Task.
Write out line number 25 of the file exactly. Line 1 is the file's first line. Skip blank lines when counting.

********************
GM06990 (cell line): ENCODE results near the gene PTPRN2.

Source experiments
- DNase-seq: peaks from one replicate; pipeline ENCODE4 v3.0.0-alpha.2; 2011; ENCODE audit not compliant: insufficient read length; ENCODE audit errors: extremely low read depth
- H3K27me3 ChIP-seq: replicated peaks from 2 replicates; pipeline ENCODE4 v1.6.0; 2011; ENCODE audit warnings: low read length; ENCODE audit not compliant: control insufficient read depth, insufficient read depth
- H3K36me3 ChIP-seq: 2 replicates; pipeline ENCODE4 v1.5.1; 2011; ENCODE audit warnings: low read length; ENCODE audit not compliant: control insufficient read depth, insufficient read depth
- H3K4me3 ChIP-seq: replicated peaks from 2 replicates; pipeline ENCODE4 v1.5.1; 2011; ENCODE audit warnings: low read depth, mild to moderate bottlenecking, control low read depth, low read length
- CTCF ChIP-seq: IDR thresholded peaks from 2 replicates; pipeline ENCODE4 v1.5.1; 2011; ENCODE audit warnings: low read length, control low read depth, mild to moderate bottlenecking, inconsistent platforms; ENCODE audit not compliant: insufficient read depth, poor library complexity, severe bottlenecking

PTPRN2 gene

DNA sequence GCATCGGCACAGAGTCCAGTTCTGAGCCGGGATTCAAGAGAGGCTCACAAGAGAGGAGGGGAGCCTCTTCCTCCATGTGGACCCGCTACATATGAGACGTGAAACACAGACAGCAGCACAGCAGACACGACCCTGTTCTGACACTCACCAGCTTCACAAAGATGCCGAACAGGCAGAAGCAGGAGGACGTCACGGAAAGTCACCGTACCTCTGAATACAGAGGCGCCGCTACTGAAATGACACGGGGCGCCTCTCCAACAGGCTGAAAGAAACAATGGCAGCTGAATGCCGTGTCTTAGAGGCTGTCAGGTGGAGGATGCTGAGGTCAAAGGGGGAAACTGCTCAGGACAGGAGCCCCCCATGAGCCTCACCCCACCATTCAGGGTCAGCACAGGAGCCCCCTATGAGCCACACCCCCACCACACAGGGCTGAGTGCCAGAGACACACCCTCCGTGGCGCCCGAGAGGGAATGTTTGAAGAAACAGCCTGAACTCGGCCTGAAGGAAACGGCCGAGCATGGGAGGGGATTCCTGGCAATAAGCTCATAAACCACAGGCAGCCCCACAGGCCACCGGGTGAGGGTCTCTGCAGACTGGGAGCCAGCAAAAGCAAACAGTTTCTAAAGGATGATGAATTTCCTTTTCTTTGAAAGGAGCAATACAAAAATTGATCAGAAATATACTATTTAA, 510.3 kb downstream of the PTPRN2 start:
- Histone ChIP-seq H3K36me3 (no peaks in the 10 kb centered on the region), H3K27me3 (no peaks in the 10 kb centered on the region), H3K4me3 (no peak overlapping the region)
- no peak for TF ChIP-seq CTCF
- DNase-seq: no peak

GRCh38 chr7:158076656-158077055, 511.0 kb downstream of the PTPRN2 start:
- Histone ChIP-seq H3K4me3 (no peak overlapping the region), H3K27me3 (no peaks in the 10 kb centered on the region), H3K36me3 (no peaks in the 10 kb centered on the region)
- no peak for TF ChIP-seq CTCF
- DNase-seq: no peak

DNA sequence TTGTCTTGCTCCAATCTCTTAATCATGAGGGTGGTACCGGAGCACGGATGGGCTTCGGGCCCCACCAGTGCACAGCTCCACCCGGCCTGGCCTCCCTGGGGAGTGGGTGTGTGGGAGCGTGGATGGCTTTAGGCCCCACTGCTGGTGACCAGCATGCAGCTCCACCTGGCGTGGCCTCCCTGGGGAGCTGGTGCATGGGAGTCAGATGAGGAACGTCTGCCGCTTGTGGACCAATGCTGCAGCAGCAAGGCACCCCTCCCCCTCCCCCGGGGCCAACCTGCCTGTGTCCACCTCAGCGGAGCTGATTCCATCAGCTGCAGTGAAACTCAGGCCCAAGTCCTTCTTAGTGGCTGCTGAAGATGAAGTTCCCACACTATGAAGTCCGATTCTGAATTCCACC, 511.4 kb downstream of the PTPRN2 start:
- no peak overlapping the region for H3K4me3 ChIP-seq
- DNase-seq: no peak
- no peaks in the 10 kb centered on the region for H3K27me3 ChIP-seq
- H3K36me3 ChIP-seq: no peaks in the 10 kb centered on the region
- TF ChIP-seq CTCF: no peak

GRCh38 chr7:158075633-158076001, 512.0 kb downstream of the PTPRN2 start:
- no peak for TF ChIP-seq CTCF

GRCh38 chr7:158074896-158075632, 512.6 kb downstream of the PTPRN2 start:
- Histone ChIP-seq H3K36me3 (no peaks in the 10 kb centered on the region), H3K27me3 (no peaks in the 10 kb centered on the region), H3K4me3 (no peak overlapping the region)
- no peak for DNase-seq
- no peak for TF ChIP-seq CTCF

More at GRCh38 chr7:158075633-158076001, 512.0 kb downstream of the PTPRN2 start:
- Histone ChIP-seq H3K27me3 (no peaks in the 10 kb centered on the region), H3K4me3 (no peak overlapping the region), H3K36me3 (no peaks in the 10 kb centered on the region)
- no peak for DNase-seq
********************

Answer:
GRCh38 chr7:158074896-158075632, 512.6 kb downstream of the PTPRN2 start: